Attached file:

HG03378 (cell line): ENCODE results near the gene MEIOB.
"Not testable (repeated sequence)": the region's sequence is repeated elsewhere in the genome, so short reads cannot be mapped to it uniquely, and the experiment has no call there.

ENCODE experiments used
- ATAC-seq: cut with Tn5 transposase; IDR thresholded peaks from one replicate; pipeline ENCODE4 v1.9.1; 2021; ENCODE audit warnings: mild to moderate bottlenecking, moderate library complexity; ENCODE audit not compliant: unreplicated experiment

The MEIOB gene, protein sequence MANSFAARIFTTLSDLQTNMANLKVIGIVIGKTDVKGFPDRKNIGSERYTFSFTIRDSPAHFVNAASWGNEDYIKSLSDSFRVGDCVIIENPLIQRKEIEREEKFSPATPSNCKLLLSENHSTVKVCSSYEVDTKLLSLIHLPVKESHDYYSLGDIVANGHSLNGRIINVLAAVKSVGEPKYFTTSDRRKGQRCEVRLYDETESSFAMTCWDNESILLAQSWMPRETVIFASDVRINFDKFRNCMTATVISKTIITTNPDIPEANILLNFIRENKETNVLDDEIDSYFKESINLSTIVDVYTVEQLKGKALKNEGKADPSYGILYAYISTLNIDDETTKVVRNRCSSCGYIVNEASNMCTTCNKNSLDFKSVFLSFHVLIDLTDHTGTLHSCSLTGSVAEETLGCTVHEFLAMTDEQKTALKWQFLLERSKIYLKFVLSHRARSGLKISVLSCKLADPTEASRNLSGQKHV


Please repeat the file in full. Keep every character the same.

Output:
HG03378 (cell line): ENCODE results near the gene MEIOB.
"Not testable (repeated sequence)": the region's sequence is repeated elsewhere in the genome, so short reads cannot be mapped to it uniquely, and the experiment has no call there.

ENCODE experiments used
- ATAC-seq: cut with Tn5 transposase; IDR thresholded peaks from one replicate; pipeline ENCODE4 v1.9.1; 2021; ENCODE audit warnings: mild to moderate bottlenecking, moderate library complexity; ENCODE audit not compliant: unreplicated experiment

The MEIOB gene, protein sequence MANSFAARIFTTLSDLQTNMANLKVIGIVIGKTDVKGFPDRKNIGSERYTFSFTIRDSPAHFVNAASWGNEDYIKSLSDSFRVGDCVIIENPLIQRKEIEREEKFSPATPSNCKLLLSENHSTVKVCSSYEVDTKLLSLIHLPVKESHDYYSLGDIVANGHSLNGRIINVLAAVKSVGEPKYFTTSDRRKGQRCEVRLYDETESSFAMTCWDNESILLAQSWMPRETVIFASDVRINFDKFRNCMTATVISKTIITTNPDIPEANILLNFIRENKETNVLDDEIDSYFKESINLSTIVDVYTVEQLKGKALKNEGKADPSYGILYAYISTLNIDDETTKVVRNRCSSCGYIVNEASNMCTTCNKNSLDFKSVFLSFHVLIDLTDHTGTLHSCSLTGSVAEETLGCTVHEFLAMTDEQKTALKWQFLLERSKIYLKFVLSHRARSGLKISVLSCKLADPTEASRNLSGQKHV